1

For context, my field is physics and my situation is as follows:

I did an internship a couple of years ago in a branch of physics I don’t plan on going into. The main guy over the department, who brought me on, is a very well accomplished individual in his branch of physics, and while he was generally happy with my work there, I reported to someone else mainly for my time there, and so he never got to know me very well in a professional way. That being said, he was kind enough to offer to do letters of recommendation, and he has for internships I’ve applied to in the past.

Since then, I have developed much stronger relationships with research advisors who know me very well professionally, and I definitely plan on using them for letters of recommendation, but my question is as follows:

Does the addition of a mildly impersonal letter of recommendation hurt my grad school applications at all?

I imagine he tries in good faith to do as best as he can, but compared to other letters I’ll have, it may come across a bit generic, and I’m not sure if that carries implications with it that I can’t think of that would hurt the application at all. My first impression is that it wouldn’t have any negative effect, but I thought I’d ask to be safe.

3
  • 1
    Is the person you reported to still alive? If so, I would assume the letter writer will consult with that person. Why do you think this letter will be impersonal and generic? Jun 16, 2022 at 18:33
  • @TerryLoring Something I failed to mention was the fact that the person I reported to also didn’t get to know me very well (albeit, more than the other) because he was in the middle of a big project, and had (understandably) other priorities
    – Justin T
    Jun 16, 2022 at 18:46
  • If you ask this person for a letter, you might suggest that whoever your direct supervisor was send that person a bulleted list of things they thing relevant to a letter. I have done this on behalf of students, as a TA, for the instructor of record in a class. As a TA, I graded the student's work and worked with them in section where the instructor had none of these experiences. Jun 18, 2022 at 23:27

3 Answers 3

4

An admission committee will have to make a decision based on the information provided. If the "well accomplished individual" offers you a letter of recommendation, it will presumably recite the facts. In your case, this will underline that you did an internship with him and that he likes you enough to offer writing letters. If I were on the committee, I'd rather have a letter like this than something that is so personal that I doubt that the letter writer is objective.

2

The best letters are likely to come from people who know you and your work well enough to say something specific about it as well as to predict your success. A letter from some luminary who doesn't really know you is actually something like hearsay evidence. The people evaluating your application probably recognize this.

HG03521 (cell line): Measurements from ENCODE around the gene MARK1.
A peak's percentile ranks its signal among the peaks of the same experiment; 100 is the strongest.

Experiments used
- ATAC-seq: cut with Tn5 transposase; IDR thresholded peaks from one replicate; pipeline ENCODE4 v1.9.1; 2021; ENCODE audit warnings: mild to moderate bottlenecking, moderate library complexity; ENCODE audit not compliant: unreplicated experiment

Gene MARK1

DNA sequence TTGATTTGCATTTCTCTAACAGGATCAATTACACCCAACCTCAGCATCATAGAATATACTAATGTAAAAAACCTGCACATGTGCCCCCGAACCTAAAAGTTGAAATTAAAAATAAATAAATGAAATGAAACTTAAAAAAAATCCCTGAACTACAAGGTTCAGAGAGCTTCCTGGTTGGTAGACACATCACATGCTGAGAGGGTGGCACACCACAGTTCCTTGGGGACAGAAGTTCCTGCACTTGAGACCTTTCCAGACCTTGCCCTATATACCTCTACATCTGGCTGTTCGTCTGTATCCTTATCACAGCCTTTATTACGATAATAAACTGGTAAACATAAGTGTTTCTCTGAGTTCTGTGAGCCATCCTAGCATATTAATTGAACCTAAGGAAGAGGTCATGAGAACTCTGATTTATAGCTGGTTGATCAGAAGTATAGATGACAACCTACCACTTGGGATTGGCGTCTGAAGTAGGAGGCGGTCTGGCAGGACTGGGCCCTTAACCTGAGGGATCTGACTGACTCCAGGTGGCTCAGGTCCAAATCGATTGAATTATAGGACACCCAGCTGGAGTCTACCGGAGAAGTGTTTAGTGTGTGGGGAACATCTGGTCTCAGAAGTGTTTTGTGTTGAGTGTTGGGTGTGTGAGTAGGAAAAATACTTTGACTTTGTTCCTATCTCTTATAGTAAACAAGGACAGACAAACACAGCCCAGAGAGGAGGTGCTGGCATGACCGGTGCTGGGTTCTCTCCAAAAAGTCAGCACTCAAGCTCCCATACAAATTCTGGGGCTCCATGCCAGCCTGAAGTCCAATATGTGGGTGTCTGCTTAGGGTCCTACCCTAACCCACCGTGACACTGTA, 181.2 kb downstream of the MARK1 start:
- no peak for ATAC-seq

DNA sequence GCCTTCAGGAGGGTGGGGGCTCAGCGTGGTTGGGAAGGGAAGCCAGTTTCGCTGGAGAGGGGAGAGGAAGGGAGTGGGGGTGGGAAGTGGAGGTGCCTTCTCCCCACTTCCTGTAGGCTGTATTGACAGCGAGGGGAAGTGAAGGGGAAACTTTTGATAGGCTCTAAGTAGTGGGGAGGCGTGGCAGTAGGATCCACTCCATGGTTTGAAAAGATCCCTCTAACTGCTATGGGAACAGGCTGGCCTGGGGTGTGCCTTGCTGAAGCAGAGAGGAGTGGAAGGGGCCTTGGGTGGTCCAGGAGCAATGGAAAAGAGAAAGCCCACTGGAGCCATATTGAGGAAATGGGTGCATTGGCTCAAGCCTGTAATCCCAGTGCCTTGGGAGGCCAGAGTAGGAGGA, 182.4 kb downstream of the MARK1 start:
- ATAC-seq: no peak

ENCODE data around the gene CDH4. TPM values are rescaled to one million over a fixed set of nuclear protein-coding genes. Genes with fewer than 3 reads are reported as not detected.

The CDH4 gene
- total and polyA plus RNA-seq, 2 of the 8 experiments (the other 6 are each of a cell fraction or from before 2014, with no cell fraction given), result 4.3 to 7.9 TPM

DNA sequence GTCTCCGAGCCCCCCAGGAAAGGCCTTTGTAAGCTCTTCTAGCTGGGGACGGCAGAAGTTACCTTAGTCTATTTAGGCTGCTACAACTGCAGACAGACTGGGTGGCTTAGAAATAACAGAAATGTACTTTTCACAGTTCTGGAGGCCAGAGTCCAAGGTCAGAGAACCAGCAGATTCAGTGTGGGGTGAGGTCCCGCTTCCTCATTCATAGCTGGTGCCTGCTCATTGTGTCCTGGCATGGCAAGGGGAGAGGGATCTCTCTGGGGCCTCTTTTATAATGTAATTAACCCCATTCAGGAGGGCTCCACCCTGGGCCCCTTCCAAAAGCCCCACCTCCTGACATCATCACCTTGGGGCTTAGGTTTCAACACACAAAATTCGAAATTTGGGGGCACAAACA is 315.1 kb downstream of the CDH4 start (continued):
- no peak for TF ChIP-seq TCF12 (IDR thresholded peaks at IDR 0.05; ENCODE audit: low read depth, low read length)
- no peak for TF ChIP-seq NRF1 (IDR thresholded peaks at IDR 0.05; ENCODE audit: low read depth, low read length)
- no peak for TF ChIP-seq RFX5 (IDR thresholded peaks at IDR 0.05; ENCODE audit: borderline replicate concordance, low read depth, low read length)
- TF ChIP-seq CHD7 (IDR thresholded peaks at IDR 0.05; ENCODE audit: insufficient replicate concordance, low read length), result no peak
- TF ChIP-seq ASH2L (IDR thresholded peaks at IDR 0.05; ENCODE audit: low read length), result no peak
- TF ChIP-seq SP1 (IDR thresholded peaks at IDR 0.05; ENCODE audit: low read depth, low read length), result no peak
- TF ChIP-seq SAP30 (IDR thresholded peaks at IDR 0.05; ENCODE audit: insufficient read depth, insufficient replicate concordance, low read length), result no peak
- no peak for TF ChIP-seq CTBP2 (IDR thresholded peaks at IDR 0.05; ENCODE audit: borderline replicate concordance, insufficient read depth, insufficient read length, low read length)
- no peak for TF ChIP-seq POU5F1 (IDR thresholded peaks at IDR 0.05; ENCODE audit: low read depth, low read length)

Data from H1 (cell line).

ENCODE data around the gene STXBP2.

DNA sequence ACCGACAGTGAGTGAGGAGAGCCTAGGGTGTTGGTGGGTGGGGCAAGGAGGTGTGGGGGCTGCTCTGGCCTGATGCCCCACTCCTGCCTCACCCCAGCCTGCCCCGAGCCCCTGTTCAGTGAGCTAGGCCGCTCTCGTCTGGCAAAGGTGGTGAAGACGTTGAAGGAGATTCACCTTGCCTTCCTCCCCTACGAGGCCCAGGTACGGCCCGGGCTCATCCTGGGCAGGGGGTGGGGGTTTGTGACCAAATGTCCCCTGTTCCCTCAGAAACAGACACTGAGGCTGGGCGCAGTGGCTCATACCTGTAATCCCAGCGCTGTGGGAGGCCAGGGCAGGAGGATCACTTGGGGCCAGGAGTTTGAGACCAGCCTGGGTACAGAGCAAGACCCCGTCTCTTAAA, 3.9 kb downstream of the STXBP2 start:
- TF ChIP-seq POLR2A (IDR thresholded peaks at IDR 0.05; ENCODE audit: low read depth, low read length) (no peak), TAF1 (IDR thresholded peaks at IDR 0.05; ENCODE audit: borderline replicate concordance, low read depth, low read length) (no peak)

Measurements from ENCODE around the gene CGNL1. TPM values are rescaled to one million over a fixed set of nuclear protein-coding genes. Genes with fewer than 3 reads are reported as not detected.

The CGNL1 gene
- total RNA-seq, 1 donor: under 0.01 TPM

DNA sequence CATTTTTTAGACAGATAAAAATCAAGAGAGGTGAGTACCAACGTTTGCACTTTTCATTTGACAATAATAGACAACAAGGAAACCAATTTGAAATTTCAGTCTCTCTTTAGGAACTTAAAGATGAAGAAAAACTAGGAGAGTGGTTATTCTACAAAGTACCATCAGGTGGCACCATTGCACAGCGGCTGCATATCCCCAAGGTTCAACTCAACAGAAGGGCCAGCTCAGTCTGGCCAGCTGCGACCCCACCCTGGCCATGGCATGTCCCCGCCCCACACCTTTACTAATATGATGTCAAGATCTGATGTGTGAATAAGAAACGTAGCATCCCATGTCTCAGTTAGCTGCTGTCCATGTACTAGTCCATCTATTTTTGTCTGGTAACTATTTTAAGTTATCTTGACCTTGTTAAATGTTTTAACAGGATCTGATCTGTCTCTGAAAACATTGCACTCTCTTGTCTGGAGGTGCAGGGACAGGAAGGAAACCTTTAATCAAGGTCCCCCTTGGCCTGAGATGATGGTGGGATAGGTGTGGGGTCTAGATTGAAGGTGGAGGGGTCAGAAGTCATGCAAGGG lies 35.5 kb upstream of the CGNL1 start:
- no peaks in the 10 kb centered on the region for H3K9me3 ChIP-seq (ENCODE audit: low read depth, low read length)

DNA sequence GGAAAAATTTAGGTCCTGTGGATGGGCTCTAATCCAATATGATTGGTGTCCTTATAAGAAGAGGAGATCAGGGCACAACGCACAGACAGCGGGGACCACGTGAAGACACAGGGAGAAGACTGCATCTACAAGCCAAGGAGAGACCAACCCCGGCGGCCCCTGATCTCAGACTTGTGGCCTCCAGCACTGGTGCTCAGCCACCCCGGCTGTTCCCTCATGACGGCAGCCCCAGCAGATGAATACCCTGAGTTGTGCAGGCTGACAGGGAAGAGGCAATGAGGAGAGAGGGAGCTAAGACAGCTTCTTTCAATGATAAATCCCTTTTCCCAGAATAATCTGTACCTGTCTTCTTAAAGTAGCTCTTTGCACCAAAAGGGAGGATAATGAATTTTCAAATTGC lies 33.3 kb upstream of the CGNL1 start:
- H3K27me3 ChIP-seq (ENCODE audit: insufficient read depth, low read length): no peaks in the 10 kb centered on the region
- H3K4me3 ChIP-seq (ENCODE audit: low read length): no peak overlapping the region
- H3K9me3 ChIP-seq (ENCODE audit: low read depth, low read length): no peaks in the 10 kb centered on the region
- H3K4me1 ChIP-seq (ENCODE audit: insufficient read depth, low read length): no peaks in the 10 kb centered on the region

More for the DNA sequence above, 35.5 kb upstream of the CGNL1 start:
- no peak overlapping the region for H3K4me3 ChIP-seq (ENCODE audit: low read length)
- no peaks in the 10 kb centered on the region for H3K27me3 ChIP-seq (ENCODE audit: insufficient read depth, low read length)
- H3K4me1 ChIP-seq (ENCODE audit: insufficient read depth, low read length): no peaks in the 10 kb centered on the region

If the letter is one among several (say, 3) then it is probably fine, but that isn't what is going to put you over the top.

But every case is different and some people write better letters than others. Ask a potential letter writer at your institution how they would advise in this case.

Note that letters not only need to describe your past accomplishments but also make a prediction about your future success. Those who know you well are in a better position to do both.

Letter writers should have some "standing" at the institution, also. Professors rather than lab managers, for example. But they don't need to be superstars. They need to be in a position to evaluate your likely success, meaning that they have gone through the process completely. Use letters from others only as necessary.

1

Whether you want the letter depends on the reputation of the letter writer. An impersonal letter from a highly accomplished and well-known scholar in your field can an exceptional addition to your portfolio of references because it shows that you can interact with researchers outside of your undergraduate department and are developing a research network, that you are probably capable of basic research, and that you know where the important questions are in the field. It also lends credibility to your academic pedigree, but you should not depend solely on this letter. Three letters are typically required. You need a personal letter from your academic/major advisor and whatever full-time professor you are closest to. Try to avoid letters from adjuncts, graduate students, or contract lecturers unless you are applying only to a master's program or a low ranked program. (This has to do with academic elitism, which is a problem, but a reality we live with)

You must log in to answer this question.

Not the answer you're looking for? Browse other questions tagged .